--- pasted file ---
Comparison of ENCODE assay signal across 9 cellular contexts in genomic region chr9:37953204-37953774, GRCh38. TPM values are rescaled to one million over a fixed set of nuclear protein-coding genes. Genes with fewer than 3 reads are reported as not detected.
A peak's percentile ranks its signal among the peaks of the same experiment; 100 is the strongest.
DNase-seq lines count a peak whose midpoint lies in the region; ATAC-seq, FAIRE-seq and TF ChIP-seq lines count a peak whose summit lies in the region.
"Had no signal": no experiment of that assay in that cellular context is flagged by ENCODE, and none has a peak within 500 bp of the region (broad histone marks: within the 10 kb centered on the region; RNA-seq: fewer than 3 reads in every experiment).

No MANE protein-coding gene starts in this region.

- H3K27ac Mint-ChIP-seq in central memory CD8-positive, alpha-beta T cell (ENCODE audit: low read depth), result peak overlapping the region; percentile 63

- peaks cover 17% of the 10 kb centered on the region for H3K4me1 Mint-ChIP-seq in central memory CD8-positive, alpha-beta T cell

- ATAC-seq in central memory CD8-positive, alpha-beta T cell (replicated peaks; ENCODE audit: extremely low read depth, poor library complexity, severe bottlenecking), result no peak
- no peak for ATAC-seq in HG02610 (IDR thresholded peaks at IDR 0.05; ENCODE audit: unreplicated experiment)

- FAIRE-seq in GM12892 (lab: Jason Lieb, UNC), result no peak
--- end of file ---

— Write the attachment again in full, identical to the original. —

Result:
Comparison of ENCODE assay signal across 9 cellular contexts in genomic region chr9:37953204-37953774, GRCh38. TPM values are rescaled to one million over a fixed set of nuclear protein-coding genes. Genes with fewer than 3 reads are reported as not detected.
A peak's percentile ranks its signal among the peaks of the same experiment; 100 is the strongest.
DNase-seq lines count a peak whose midpoint lies in the region; ATAC-seq, FAIRE-seq and TF ChIP-seq lines count a peak whose summit lies in the region.
"Had no signal": no experiment of that assay in that cellular context is flagged by ENCODE, and none has a peak within 500 bp of the region (broad histone marks: within the 10 kb centered on the region; RNA-seq: fewer than 3 reads in every experiment).

No MANE protein-coding gene starts in this region.

- H3K27ac Mint-ChIP-seq in central memory CD8-positive, alpha-beta T cell (ENCODE audit: low read depth), result peak overlapping the region; percentile 63

- peaks cover 17% of the 10 kb centered on the region for H3K4me1 Mint-ChIP-seq in central memory CD8-positive, alpha-beta T cell

- ATAC-seq in central memory CD8-positive, alpha-beta T cell (replicated peaks; ENCODE audit: extremely low read depth, poor library complexity, severe bottlenecking), result no peak
- no peak for ATAC-seq in HG02610 (IDR thresholded peaks at IDR 0.05; ENCODE audit: unreplicated experiment)

- FAIRE-seq in GM12892 (lab: Jason Lieb, UNC), result no peak